Wednesday, October 12, 2016

Understanding the Housing Legislation Amendment Bill 2016

People often ask us what we mean when we talk about Social Housing. How does it differ from Public Housing? Where does Community Housing come from? Aren't they different names for the same thing? And is there even really such a thing as Affordable Housing? What about housing co-ops or housing that's owned and managed by Aboriginal Housing Corporations or Local Aboriginal Land Councils?


We'd love to write something that sorts all this out once and for all, but there's a problem: the whole kit and caboodle just keeps changing.

Don't look now, but it's about to change again. Yesterday the Minister for Disability Services, Ageing and Multiculturalism, John Ajaka, introduced the Housing Legislation Amendment Bill 2016 into the Legislative Council of NSW.

If passed, the bill will do two things:
... amend the Housing Act 2001 with respect to the entry of concurrent leases; and amend the Community Housing Providers (Adoption of National Law) Act 2012 with respect to the registration of, and provision of assistance to, community housing providers that cannot be registered under the Community Housing Providers National Law (NSW).
So - what does all of that mean?

The first thing - concurrent leases - concerns the transfer of Social Housing tenancy management from Public Housing to Community Housing. The Minister for Social Housing, Brad Hazzard, recently announced the transfer of an additional 18,000 tenanted properties (approximately) "to ensure a better experience for tenants in Social Housing". Critically, Hazzard announced that "tenants' lease length and lease conditions will remain the same, their income after rent will remain the same and FACS will keep tenants fully informed as their areas transition to community housing providers".

But the Housing Legislation Amendment Bill 2016 makes it clear that, under the proposed property transfer scheme, tenants will not be given a choice. Many of their counterparts in previous schemes did have a choice - albeit a limited one. Some tenants were able to decline to participate in an earlier property transfer program, such as a group in South Coogee in 2009. Others were not, and there are now entire areas across New South Wales where FACS Housing no longer operates as a landlord. The properties, and the tenants, remain, but now they have a Community Housing landlord. Returning for a moment to Minister Hazzard's announcement, it looks as though four new areas are to be added to the list: the Shoalhaven, Northern Sydney, Mid North Coast and Hunter/New England (excluding Newcastle and Lake Macquarie LGAs). We expect many tenants in these areas will have found this news unsettling, and the lack of choice to be afforded them insulting.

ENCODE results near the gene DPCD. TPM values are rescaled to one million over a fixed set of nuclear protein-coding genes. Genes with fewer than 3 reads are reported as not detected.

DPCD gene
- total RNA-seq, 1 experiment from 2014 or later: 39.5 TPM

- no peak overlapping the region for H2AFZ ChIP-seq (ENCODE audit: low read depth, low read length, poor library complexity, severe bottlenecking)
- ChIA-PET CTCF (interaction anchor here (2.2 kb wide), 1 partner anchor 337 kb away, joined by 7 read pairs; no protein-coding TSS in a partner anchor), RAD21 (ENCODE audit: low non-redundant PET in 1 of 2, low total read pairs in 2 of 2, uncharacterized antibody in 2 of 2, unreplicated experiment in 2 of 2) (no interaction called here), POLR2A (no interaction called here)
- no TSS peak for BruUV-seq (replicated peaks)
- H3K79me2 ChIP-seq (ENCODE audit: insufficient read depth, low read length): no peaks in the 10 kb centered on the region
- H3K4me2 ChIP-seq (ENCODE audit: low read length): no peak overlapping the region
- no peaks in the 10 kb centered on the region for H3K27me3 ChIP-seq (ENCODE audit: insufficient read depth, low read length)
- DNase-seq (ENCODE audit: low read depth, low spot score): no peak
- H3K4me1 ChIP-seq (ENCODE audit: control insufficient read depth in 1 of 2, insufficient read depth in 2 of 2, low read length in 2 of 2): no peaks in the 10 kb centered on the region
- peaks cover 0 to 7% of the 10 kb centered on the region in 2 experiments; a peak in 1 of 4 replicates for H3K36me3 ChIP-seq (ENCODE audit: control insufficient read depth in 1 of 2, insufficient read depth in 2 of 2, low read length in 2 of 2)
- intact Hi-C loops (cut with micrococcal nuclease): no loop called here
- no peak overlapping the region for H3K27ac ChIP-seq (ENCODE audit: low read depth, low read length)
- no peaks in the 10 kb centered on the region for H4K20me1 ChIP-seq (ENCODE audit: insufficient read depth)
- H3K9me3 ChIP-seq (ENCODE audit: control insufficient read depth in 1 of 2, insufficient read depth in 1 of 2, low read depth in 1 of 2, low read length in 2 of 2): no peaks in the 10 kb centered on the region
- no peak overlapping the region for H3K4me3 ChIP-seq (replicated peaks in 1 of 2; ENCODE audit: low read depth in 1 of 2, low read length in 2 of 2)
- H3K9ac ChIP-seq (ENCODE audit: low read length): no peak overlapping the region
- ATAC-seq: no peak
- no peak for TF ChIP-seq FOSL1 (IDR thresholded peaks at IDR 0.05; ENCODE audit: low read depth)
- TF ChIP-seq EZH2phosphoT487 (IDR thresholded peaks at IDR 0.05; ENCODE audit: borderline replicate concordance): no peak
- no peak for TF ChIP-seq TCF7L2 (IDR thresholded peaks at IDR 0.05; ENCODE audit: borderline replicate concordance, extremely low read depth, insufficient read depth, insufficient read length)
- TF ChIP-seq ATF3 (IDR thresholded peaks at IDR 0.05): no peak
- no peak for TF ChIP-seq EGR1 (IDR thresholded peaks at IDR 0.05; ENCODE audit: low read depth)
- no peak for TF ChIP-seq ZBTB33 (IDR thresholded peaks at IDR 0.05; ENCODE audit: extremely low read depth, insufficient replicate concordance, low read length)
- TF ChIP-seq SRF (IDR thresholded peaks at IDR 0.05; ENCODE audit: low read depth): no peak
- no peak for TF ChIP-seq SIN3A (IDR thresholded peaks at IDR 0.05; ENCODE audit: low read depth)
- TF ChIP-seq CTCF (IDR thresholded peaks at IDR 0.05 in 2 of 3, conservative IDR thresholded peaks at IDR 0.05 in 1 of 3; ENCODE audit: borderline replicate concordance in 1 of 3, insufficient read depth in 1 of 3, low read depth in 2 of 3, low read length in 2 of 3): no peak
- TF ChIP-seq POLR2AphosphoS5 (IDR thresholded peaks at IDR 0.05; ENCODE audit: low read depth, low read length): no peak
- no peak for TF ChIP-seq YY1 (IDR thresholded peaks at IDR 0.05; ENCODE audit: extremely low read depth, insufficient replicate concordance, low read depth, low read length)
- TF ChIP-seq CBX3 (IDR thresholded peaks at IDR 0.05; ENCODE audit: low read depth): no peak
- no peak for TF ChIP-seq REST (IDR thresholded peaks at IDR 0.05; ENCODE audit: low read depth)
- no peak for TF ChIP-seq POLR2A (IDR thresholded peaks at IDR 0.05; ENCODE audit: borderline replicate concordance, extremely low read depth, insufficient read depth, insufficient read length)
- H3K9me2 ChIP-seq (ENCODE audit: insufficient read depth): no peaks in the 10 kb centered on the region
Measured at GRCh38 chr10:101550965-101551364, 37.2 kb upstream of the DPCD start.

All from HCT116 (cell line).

But the introduction of "concurrent leases" potentially resolves some of the pragmatic concerns that tenants would factor into their choice, if they had one. A concurrent lease allows those property rights and interests that have not been passed on to, say, a residential tenant, to be transferred to a third party. Lawyers would think of it as a division of the "bundle of rights" that are attached to property, in a way that retains a clear hierarchy of interests and concerns - property owner > concurrent lessee/landlord > residential tenant/occupier. Rights that are tied to a residential tenancy agreement are not affected by a concurrent lease, and this is what the Minister is getting at when he suggests "tenants' lease length and lease conditions will remain the same".

Strictly speaking, the Land & Housing Corporation (the Public Housing landlord) has been setting up concurrent leases all over the place, as it has already transferred the management of around 28,000 Public Housing properties to Community Housing landlords since about 2008. But it's not been done in such a clear-cut way before. In the past, tenants have been asked to rip up their residential tenancy agreements with the Land & Housing Corporation, and enter into a new one - perhaps with new, less favourable terms - with the Community Housing landlord.